In contrast, a few simple rules possess the “semi-structure” necessary for effective improvisation. This tension is particularly pertinent for strategy in dynamic markets where change is not only common, but also critical for performance (Teece, Pisano, and Shuen, 1997). For instance, Mintzberg and McHugh (1985) note how a balance between more structured “deliberate strategy” and less structured “emergent strategy” enable innovative and yet ultimately coherent performance in turbulent eras. Similarly, Rindova and Kotha (2001) find that the ability of Yahoo!

to change successfully and repeatedly within its dynamic environment is partially due to its simple, rule-based capabilities for guiding acquisitions, alliances, and the introduction of new services. Indeed, loosely coupled structures and “simple rules” capabilities are observed among high-performing firms in a variety of dynamic industries (Galunic and Eisenhardt, 1996, 2001; Burgelman, 1996; Katila and Ahuja, 2002; Williams and Mitchell, 2004; Gilbert, 2005) which is consistent with Eisenhardt and Martin’s (2000) hypothesis that as markets become increasingly dynamic, the most effective strategies will be increasingly simple.

Taken together, these studies indicate that the inverted U-shaped relationship between the amount of structure and firm performance is a robust finding that is widely relevant across multiple literatures. Yet, despite wide recognition of the tension between too much and too little structure, a number of issues remain. For instance, it is unclear whether it is advantageous to err on the side of too little structure vs. too much. In other words, does one fail more gradually than the other?

Likewise, it is also unclear whether there is a wide range of optimal structures, suggesting that balancing the tension between too much and too little is easy to achieve, or conversely, whether the optimal structure is very tightly constrained, indicating significant challenge in finding and maintaining the balance. Similarly, while greater environmental dynamism seems to be associated with less structure, it is unclear how this tension is affected by different attributes of market dynamism such as velocity, ambiguity, and unpredictability.

Broadly, we ask: what is the underlying theoretical logic that links the tension between too much and too little structure, environment, and performance? The purpose of this paper is to explore the theoretical logic that underlies the tension between too much and too little structure, the environmental contingencies that influence the balance within this tension, and the effects of too little versus too much structure on the performance of strategies and organizations in dynamic markets.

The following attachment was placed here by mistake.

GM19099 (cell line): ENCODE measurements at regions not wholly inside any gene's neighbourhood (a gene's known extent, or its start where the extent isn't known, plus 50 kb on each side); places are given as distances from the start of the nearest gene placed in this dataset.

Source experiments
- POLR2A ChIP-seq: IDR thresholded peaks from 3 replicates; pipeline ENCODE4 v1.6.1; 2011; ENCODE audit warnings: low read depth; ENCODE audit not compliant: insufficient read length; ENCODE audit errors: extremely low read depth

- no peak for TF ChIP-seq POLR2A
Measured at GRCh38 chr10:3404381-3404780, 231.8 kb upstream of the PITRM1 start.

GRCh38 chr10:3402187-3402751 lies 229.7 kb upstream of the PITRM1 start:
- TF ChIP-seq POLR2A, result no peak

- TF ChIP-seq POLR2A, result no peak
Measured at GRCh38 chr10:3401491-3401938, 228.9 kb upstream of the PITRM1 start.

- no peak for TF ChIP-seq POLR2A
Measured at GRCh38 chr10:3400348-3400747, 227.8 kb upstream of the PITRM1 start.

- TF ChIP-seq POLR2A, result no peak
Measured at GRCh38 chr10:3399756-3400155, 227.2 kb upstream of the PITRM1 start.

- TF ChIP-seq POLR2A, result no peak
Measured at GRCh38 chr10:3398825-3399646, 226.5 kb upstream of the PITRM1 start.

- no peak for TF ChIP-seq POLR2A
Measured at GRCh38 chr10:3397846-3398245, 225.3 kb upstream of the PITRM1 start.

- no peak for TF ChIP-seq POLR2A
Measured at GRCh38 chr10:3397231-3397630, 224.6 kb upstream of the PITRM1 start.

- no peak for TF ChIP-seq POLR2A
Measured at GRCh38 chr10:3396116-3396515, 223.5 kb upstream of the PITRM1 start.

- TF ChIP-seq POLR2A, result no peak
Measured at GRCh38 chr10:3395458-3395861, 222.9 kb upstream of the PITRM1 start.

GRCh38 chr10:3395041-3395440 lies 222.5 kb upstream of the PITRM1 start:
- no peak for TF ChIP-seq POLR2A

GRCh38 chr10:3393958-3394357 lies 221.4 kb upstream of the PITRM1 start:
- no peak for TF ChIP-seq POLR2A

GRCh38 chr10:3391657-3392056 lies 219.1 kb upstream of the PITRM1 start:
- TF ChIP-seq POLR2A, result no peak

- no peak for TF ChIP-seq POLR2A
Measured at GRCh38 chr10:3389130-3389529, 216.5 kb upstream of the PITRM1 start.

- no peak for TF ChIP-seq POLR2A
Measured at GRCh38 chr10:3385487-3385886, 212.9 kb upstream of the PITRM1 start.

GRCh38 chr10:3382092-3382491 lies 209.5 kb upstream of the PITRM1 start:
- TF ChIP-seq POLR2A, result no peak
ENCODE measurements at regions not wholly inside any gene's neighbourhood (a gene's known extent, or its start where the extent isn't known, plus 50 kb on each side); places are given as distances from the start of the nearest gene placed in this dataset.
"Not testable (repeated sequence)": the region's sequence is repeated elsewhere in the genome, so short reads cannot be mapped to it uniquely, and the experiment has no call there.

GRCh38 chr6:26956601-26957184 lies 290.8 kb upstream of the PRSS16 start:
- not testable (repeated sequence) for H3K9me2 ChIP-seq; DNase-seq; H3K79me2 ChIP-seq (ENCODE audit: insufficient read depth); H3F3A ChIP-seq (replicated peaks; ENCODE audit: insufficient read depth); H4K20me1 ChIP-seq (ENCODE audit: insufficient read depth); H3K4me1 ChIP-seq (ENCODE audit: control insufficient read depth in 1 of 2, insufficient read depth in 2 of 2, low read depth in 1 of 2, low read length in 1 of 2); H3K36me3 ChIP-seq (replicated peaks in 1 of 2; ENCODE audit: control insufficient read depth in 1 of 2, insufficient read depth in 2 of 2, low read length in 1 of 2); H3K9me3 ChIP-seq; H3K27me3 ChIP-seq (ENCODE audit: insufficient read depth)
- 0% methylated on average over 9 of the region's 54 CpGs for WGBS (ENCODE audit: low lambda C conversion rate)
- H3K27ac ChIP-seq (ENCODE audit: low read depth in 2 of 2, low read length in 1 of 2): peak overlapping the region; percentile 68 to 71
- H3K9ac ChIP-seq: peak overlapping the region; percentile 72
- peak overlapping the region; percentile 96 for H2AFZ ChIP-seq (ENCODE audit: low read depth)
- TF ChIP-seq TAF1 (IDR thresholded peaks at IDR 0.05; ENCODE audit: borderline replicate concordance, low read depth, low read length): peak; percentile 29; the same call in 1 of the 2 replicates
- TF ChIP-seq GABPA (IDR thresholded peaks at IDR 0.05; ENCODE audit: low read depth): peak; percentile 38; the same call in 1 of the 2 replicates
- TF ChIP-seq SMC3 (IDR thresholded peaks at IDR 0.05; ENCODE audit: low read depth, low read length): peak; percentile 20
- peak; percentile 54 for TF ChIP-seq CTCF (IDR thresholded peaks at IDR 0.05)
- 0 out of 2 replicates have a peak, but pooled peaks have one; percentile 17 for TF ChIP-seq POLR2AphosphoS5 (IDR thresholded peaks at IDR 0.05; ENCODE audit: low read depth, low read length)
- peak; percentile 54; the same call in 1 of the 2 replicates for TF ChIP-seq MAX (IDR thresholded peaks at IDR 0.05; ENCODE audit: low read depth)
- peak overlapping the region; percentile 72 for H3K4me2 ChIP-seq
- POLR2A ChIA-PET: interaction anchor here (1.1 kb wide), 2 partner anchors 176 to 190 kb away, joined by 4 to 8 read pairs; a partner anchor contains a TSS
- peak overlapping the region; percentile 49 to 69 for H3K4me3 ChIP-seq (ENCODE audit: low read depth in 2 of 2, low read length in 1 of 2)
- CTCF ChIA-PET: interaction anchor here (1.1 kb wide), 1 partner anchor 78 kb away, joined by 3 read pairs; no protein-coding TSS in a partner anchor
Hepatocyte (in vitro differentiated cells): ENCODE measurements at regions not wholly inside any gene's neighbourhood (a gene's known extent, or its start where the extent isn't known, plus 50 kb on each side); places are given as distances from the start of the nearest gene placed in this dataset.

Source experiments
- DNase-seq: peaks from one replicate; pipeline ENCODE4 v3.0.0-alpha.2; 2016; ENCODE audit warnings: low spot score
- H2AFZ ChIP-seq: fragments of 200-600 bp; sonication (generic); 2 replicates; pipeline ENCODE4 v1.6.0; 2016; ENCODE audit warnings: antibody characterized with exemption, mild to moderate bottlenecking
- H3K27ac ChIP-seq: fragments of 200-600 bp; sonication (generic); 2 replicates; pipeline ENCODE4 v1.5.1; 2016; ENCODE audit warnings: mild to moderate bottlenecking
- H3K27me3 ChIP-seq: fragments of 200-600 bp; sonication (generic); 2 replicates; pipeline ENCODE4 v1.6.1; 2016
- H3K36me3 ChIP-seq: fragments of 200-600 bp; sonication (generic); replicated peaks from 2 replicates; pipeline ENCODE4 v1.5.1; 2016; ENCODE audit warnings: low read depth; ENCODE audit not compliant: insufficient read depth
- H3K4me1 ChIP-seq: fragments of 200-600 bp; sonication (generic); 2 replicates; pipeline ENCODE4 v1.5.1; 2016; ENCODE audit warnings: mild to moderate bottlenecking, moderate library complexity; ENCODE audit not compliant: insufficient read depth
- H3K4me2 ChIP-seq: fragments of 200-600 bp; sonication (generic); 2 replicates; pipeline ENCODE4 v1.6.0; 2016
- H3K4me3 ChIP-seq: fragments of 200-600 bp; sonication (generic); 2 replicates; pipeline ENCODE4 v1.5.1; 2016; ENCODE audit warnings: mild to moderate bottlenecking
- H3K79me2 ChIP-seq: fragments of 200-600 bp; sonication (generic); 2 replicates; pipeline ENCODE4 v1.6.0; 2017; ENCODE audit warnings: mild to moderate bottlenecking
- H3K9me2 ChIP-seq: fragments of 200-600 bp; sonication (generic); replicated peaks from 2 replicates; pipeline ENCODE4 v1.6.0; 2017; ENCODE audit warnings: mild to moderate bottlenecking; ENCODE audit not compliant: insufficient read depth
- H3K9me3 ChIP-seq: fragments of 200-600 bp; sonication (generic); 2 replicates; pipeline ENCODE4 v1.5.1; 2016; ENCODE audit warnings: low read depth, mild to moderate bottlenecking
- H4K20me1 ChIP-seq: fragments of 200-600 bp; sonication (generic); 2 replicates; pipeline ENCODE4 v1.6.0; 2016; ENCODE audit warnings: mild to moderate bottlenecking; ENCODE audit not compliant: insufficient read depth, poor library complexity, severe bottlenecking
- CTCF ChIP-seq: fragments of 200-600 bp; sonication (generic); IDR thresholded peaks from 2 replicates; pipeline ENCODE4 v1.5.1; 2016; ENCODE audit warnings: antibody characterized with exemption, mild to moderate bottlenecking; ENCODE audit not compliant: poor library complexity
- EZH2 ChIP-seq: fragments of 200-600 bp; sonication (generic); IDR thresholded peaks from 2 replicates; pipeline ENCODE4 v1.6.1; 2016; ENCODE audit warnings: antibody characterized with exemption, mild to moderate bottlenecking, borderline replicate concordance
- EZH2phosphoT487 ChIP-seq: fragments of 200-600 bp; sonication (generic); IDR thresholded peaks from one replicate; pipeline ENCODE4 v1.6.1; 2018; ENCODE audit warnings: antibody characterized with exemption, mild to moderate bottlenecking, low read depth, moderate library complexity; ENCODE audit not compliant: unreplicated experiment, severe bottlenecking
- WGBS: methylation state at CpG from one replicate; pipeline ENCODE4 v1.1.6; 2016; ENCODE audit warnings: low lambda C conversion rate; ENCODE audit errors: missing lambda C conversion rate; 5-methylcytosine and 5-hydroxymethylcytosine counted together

Consistent with prior literature (Lawrence and Lorsch, 1967; Galbraith, 1974; Scott, 2003), we define structure as any specific and regular pattern of organization (e. g. , roles, linkages, and rules). In particular, we focus on structure as rules because of their importance in dynamic markets (Brown and Eisenhardt, 1997; Rindova and Kotha, 2001) and because of their relevance to both the organization (Cyert and March, 1963) and strategy (Nelson and Winter, 1982; Teece et al. , 1997) literatures. We conduct this research using simulation methods.

We chose simulation because it is a particularly effective method for research such as ours where the basic outline of the theory is understood, but its underlying theoretical logic is limited (Davis, Bingham, and Eisenhardt, 2006). In this situation, there is enough theory to develop a simulation model. Yet, the theory is also sufficiently incomplete that it warrants examination of its internal validity (i. e. , correctness of its theoretical logic) and elaboration of its propositions through experimentation, both strengths of simulation (Sastry, 1997; Zott, 2003).

Simulation is also a particularly useful method for research such as ours when the focal phenomenon is non-linear (Carroll and Burton, 2000; Rudolph and Repenning, 2002). While statistical and inductive methods may indicate the presence of non-linearities, they are less precise in their identification, particularly of complicated ones such as tipping points. Simulation is also a particularly useful method when empirical data are challenging to obtain (Davis, et al, 2006).

For example, simulation enabled us to unpack the distinct effects of environmental dimensions that are difficult to disentangle in actual environments. Finally, simulation is especially effective for research such as ours that involves longitudinal and process phenomena because such phenomena can be studied over extended time periods that would be difficult to observe with empirical data (March, 1991; Zott, 2003). We have several key results. First, while we confirm an inverted U-shaped relationship between structure and performance, we unexpectedly find that this relationship is asymmetric.

That is, too little structure leads to a catastrophic performance decline while too much structure leads to only a gradual decay. It is, thus, better to err on the side of too much structure. Second, we point to unpredictability as the key dimension of market dynamism underlying the tension between too much and too little structure. Moreover, the range of optimal structures intriguingly varies inversely with unpredictability. For example, in unpredictable environments, there is only a very narrow range of optimal structures with catastrophic drops on either side that are likely to be punishing to manage.

Finally, other dimensions of market dynamism (i. e. velocity, complexity, and ambiguity) unexpectedly have their own unique effects on performance. Collectively, our study validates the underlying theoretical logic of the tension between too much and too little structure, reveals the asymmetry and tipping points of this tension with even minor perturbations, and highlights the unexpected effects of alternative environments and organizations. Broadly, we contribute to an adaptive view of organizations and strategies.